I was sitting on the couch late at night surfing when I saw a listing on eBay for sea glass earrings. Sea glass? What is that? I clicked on the listing and proceeded to read all about it. I was instantly mesmerized! What a great idea for an article, I thought. I landed assignments with The Globe & Mail, Acreage Life, and Antiques and Collecting Magazine.
I interviewed Richard Lamotte, author of Pure Sea Glass, and numerous sea glass collectors and artists. They had a lot of really interesting things to say, but the bug hadn’t bitten me. Not yet.
Sure, I found it fascinating, but I wasn’t exactly living in an area known for its sea glass. Why would I get involved in something that might only lead to frustration?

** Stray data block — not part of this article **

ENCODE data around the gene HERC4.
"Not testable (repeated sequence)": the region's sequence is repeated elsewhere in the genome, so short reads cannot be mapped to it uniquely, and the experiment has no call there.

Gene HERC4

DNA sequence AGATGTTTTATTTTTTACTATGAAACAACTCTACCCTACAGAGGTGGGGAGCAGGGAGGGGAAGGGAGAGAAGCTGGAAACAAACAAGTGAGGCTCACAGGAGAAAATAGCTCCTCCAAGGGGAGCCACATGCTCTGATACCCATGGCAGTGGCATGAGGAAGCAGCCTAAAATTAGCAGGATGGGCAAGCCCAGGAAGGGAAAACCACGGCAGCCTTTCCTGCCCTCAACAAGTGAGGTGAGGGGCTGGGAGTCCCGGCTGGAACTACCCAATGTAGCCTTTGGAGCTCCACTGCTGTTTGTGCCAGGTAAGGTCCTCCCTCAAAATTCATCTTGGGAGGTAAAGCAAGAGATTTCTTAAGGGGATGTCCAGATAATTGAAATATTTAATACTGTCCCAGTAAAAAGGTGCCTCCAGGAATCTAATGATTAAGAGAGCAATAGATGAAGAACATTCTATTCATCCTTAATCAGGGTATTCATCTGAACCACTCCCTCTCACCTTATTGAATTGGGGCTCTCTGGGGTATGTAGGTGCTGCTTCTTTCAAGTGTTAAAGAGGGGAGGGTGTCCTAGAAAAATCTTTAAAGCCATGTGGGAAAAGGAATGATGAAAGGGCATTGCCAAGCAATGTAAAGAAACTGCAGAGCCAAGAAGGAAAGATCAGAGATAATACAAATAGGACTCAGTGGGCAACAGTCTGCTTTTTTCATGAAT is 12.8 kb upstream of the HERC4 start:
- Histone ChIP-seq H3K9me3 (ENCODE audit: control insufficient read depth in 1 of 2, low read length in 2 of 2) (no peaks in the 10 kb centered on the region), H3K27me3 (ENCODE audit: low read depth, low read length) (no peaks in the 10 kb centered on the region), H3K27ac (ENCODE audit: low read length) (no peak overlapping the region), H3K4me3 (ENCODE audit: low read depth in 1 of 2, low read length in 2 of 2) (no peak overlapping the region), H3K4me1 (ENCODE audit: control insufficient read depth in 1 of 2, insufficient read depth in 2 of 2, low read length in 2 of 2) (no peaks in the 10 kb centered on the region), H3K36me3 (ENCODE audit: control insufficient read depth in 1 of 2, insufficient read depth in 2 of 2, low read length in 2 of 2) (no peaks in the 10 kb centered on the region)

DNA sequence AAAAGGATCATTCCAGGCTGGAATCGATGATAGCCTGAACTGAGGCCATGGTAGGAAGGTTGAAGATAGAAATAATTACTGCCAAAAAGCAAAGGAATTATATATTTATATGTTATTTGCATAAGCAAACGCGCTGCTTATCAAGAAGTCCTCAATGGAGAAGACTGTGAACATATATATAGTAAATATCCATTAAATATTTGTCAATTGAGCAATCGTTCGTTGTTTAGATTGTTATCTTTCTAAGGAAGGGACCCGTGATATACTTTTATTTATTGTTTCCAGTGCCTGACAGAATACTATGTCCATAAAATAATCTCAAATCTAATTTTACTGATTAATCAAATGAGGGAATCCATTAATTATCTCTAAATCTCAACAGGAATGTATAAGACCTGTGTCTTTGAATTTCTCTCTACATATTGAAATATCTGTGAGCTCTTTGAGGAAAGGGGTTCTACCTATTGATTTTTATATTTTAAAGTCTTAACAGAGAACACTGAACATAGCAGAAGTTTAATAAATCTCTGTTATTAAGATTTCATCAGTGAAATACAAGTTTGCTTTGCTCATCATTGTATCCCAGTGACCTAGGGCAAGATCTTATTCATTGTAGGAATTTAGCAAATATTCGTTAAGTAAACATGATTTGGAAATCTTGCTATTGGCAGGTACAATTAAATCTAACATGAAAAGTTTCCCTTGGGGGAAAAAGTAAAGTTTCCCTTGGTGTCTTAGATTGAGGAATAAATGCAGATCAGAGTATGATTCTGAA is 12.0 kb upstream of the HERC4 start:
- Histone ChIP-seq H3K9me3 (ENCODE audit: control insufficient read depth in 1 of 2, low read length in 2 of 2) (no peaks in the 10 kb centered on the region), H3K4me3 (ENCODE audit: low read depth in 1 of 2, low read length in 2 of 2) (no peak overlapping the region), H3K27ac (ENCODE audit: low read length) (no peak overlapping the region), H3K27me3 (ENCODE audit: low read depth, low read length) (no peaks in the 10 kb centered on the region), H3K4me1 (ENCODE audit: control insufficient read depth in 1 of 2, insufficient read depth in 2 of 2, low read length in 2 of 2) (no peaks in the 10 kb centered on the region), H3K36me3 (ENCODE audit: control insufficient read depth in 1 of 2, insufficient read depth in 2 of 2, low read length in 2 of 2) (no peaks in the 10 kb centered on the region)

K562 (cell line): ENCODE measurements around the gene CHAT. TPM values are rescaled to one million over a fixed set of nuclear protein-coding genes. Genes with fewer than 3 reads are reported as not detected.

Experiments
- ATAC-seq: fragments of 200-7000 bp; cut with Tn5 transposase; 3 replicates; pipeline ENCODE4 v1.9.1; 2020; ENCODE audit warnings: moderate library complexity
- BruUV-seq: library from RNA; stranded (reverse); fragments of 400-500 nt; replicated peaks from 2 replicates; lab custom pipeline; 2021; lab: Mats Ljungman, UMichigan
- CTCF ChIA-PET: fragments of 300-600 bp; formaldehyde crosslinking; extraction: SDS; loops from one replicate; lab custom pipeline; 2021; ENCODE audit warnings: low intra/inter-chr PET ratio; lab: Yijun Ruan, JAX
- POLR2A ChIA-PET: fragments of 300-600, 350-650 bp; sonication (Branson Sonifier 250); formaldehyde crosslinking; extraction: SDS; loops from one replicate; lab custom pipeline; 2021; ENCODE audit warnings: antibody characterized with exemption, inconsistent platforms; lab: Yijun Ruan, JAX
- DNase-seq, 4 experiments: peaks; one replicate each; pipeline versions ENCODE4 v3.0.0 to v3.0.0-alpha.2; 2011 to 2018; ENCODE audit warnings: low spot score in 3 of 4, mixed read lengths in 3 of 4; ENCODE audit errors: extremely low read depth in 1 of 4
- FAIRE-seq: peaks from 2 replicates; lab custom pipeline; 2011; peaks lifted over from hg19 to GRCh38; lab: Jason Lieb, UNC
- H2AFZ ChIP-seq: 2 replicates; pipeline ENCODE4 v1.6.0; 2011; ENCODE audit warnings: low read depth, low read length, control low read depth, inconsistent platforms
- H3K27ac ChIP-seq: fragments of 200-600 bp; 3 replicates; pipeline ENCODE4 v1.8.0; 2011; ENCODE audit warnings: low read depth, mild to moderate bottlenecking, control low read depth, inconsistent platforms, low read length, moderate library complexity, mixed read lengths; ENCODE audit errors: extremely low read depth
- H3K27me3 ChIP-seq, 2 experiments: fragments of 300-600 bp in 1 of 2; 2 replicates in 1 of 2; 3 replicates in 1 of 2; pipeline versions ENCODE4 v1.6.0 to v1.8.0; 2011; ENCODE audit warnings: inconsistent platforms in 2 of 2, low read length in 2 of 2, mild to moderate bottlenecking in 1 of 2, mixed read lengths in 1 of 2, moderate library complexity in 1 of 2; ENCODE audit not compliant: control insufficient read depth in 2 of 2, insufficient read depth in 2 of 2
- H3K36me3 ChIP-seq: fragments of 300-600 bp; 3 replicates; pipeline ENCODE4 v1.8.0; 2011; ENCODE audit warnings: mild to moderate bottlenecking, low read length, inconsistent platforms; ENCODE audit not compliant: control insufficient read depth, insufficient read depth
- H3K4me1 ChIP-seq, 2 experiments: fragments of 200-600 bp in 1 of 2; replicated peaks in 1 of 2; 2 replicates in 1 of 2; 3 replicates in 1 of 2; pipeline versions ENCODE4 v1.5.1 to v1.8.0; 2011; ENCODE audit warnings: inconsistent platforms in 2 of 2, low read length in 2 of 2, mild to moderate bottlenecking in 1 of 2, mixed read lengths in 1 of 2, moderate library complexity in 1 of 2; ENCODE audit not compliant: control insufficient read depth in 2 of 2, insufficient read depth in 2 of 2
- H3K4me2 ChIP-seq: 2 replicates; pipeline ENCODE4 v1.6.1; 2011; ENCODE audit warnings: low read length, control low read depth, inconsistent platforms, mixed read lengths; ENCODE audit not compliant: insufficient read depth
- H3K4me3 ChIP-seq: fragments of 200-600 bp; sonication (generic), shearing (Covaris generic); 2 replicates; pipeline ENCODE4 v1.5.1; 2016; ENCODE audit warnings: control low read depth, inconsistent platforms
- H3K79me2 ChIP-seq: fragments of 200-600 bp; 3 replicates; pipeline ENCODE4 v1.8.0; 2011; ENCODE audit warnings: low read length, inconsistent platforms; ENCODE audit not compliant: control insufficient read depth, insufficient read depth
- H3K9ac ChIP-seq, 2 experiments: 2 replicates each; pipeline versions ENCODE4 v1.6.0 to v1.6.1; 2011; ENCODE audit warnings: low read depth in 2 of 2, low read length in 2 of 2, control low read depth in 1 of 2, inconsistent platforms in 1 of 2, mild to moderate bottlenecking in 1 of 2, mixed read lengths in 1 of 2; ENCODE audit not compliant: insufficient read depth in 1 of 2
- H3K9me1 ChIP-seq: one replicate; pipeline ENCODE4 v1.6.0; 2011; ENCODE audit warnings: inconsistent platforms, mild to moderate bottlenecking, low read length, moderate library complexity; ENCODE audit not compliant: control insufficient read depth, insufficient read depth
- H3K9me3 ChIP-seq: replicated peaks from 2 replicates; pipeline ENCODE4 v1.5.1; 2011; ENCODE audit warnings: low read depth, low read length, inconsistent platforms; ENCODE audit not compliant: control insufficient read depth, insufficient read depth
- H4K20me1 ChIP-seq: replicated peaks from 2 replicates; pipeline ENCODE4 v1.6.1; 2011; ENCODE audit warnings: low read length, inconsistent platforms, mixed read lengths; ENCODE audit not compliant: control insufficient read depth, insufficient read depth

Fast forward two years to August, 2009. It’s a balmy Sunday morning and a damn fine day to take the family on a picnic. My husband and I loaded up the kids and headed to the beach.
While we were there, I thought it wouldn’t hurt to take a walk along the beach and see if there was any sea glass.
“Hey, there’s a piece of brown. Look! There’s a piece of green! And look at all the white!” Two hours later, my beach bucket was filled.
I got it home and began sorting my gems. Most of them weren’t ‘cooked’ (they had nics or sharp edges), but there was a good handful of smooth, well-frosted pieces. I wanted more. I wanted blue ones. Yellow ones. I wanted red.
It’s nearing the end of September now and I’ve got just about every colour of the rainbow. With every wee treasure that I bring home, my fascination grows.
I am a full-fledged beach gem junkie.
Photo: Blue and white sea glass by Christina Friedrichsen